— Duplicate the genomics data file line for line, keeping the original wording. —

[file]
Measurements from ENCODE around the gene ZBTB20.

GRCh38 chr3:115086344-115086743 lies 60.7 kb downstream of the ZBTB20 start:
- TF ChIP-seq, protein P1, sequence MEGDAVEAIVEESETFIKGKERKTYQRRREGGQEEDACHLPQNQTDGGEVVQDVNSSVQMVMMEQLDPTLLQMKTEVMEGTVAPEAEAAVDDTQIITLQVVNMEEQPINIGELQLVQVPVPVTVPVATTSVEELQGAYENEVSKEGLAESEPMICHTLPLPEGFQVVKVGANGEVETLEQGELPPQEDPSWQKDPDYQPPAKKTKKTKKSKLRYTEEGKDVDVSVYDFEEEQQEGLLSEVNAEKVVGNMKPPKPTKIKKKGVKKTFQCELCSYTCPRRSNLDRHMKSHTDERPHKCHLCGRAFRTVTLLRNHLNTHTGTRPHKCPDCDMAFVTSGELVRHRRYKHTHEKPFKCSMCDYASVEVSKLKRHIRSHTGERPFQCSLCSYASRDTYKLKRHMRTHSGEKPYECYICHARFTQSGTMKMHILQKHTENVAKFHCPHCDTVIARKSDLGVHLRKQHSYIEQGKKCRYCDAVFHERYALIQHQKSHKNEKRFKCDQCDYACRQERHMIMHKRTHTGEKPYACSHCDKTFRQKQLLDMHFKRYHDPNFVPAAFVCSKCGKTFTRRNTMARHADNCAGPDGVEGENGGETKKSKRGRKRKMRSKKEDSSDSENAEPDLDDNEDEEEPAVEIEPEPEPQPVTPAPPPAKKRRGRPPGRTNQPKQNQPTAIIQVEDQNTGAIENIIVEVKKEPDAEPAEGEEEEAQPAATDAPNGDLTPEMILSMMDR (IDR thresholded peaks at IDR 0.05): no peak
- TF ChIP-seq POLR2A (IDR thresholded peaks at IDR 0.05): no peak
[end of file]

Measurements from ENCODE around the gene ZBTB20.

GRCh38 chr3:115086344-115086743 lies 60.7 kb downstream of the ZBTB20 start:
- TF ChIP-seq, protein P1, sequence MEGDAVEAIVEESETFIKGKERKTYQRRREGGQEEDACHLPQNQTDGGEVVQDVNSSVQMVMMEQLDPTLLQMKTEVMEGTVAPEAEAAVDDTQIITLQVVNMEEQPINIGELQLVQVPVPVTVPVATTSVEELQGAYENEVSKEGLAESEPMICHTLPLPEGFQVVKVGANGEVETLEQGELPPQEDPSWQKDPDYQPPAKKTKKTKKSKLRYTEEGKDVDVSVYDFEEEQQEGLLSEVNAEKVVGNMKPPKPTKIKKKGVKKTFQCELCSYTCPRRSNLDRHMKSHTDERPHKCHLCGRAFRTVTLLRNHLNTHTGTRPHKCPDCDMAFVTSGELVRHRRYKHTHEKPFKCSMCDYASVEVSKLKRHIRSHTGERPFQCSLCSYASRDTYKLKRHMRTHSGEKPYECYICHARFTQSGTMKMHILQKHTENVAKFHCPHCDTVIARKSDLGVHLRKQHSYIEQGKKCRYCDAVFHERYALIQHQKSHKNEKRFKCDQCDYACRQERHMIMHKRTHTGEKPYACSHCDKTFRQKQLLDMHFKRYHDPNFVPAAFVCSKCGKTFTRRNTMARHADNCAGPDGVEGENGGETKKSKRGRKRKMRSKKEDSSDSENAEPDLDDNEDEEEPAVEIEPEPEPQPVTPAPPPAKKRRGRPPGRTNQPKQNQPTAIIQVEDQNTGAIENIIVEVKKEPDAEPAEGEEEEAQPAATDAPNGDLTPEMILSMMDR (IDR thresholded peaks at IDR 0.05): no peak
- TF ChIP-seq POLR2A (IDR thresholded peaks at IDR 0.05): no peak